MSK Case 2: MRI appearance of Focal Fibro-Cartilaginous Dysplasia (FFCD)
Imaging Sciences URMC 2008
Publication Date: 2009-06-04
A 2-year-old girl was seen 9 months earlier with for bowing deformity of the legs. The mother reported initial bowing of both legs with weight-bearing. However while the right leg improved, the left leg appeared progressively worse.
She was born full-term with no birth defects. Developmental milestones were normal and the child walked at 11 months. Physical examination revealed a left genu varus deformity. Both upper and lower extremities showed normal muscle tone and strength. Radiographic studies performed at initial presentation were characteristic. The patient was fitted with knee orthotics and is currently being followed with some improvement seen.
MRI [Fig. 2] showed a focal linear signal alteration in the metadiaphysis of the proximal medial tibial with adjacent sclerotic margins. The signal pattern is mixed intermediate-to-low signal on all sequences. The linear low-signal similar to that of a tendon/ligament can be followed till it embeds within the medullary bone. The pes anserinus tendons were noted to insert separately and away from the area of lesion.
FFCD was first described in 1985 by Bell et al . Of the three earlier reported cases, two underwent osteotomies. Pathologic specimens showed well-delineated mass of dense fibrous tissue resembling tendon with fibroblasts seen within lacunae. Proximity of FFCD lesions to pes anserinus insertion was noted and it was suggested that the lesion may be the result of abnormal mesenchymal differentiation with persistence as focus of fibrocartilage .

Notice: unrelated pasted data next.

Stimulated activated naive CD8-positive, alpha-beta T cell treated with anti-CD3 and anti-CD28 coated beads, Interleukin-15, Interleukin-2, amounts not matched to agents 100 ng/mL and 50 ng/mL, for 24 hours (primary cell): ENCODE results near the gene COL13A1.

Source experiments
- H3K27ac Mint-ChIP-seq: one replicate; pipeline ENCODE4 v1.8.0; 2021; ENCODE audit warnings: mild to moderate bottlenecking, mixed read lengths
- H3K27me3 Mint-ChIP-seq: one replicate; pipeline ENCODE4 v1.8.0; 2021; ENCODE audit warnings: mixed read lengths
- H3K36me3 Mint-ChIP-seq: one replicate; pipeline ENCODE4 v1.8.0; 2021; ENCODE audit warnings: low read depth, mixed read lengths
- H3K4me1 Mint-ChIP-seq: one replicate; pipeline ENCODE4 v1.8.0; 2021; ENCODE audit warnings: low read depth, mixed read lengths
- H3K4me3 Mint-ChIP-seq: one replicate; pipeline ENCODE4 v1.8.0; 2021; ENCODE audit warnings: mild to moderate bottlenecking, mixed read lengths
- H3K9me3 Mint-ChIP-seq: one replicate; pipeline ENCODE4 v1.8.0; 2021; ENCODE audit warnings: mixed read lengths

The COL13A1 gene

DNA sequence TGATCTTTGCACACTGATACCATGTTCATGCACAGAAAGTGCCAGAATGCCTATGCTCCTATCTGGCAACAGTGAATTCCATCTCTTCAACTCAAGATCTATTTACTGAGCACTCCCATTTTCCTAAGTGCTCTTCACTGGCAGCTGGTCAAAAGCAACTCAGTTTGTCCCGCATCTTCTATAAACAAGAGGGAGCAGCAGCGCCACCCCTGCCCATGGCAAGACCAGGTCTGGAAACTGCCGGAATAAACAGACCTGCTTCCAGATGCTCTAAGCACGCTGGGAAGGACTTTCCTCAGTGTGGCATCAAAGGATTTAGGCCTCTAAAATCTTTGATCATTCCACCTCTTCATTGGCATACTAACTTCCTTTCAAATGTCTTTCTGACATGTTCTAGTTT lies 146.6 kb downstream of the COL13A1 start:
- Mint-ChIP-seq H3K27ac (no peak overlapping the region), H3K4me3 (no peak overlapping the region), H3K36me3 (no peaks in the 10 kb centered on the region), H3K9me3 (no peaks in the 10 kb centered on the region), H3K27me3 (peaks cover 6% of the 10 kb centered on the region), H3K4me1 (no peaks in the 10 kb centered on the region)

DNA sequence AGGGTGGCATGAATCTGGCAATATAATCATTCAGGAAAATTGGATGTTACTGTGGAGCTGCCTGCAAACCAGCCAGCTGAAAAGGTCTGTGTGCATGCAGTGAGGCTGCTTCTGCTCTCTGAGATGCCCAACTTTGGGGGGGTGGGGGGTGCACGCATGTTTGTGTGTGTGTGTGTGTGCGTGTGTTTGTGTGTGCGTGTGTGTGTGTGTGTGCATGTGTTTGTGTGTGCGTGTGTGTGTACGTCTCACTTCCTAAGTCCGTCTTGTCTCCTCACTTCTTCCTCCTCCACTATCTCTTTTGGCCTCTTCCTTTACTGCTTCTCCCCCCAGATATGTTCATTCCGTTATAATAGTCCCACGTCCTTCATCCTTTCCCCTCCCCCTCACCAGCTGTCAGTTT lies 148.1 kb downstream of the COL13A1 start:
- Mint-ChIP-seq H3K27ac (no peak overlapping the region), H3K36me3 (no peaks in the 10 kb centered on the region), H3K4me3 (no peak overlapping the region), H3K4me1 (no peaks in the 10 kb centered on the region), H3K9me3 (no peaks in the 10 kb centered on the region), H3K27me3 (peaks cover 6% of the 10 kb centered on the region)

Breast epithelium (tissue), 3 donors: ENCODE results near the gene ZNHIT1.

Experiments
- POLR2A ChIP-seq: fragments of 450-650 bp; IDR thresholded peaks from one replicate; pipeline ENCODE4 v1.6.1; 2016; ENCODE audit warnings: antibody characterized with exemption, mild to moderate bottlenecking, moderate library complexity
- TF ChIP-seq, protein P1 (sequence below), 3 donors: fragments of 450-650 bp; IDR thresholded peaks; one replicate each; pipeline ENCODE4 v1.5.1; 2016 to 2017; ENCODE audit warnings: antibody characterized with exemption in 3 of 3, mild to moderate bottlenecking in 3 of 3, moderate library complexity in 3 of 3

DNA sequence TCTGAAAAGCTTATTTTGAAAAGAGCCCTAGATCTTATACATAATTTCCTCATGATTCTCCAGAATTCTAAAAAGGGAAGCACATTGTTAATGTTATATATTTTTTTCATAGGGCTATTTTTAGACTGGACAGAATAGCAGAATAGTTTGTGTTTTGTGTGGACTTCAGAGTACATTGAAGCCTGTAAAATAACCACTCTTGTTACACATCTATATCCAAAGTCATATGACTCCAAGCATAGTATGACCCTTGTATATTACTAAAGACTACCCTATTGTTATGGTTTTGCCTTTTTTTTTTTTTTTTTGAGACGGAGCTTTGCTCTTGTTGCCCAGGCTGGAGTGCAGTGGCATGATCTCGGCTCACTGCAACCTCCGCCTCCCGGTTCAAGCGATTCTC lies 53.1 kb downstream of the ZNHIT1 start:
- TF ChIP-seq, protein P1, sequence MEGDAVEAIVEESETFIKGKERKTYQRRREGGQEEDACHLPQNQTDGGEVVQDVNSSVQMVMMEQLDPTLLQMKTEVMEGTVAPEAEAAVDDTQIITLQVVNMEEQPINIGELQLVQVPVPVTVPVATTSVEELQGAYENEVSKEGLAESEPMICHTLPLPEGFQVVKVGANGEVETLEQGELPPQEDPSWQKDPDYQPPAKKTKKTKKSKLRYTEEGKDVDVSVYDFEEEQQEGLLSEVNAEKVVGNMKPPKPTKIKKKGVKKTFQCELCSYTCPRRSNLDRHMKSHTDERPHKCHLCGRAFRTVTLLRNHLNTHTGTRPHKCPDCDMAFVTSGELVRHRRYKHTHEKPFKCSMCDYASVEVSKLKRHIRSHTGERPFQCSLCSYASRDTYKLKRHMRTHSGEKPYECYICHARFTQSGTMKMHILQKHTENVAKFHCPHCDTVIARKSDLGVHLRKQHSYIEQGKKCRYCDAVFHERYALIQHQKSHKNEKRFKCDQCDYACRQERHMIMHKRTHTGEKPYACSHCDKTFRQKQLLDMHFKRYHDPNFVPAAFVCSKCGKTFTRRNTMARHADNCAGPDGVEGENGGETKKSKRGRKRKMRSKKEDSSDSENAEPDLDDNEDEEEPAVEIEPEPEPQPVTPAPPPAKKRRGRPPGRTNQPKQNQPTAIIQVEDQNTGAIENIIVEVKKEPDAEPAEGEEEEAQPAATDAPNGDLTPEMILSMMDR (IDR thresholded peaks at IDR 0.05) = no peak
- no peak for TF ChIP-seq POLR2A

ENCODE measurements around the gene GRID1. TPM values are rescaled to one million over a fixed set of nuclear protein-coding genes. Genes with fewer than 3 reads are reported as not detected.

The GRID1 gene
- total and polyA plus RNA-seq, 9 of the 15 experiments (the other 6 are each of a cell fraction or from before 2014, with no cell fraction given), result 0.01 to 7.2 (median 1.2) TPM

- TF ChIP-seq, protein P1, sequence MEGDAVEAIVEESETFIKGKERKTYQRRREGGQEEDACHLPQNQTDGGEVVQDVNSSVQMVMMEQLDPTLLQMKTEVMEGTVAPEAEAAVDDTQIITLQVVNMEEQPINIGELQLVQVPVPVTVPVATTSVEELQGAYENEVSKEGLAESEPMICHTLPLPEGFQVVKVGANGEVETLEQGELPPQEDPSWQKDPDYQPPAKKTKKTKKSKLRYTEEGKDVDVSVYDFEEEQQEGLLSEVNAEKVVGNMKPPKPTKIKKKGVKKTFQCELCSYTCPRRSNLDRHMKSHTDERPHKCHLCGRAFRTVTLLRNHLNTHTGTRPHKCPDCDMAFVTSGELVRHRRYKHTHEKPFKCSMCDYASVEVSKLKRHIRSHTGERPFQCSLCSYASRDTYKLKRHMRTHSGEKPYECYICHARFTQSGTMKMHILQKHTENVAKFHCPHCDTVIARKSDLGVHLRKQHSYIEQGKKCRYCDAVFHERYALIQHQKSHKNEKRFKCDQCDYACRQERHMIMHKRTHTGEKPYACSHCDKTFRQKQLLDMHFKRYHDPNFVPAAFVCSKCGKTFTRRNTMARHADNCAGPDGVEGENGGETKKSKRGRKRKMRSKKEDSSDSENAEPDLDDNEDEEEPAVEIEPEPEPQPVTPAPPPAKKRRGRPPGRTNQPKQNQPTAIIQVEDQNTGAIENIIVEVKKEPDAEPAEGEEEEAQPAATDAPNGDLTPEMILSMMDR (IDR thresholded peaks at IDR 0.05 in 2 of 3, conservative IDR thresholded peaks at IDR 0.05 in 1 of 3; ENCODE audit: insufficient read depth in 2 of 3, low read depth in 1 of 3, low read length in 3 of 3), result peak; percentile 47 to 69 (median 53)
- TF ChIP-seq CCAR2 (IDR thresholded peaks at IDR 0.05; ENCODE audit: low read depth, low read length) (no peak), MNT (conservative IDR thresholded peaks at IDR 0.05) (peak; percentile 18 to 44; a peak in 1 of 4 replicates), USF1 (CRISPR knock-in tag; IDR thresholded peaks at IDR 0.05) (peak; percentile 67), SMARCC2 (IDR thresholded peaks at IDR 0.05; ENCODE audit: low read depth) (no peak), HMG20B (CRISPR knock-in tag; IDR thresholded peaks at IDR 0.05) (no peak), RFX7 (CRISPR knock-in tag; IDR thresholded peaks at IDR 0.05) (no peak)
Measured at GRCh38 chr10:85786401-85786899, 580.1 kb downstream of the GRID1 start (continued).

Since then more cases of FFCD have been described in the tibia as well as in other locations including the femur, humerus and ulna [2-5]. In some of these, dense fibrous tissue associated with cartilage was seen on histology [3,5].
Plain radiographs typically show a sharply delineated, radiolucent cortical-based defect with sclerotic margins located in the meta-diaphysis of the bone in question. Thus the radiographic appearance of FFCD is often diagnostic. An excellent correlation can be made between the microscopic findings of FFCD and MRI. For this reason MRI may be obtained to support the diagnosis in atypical or in extra-tibial lesions.
In a great number of FFCD no surgical intervention was required and a natural correction occurred until four years of age [2,3]. However Choi et al  pointed out that femoral and humeral FFCD do not have the potential for spontaneous regression of the deformity and such cases may need surgical correction.
Other causes of tibia vara, may be considered in the differential diagnosis, especially Blount’s disease. Blount’s disease in its infantile form more commonly involves both extremities, has well-described metaphyseal deformity and lacks a well-defined defect in proximal metadiaphysis [4,6].
Conclusion: Focal fibrocartilaginous dysplasia is an uncommon lesion seen in children under 2 years of age. It is a benign self-limiting entitiy. The associated deformity often corrects itself without surgery in 1 to 6 years. The characteristic radiologic findings of this lesion differentiate it from other similar conditions. MRI should be used to confirm the diagnosis in atypical presentations.
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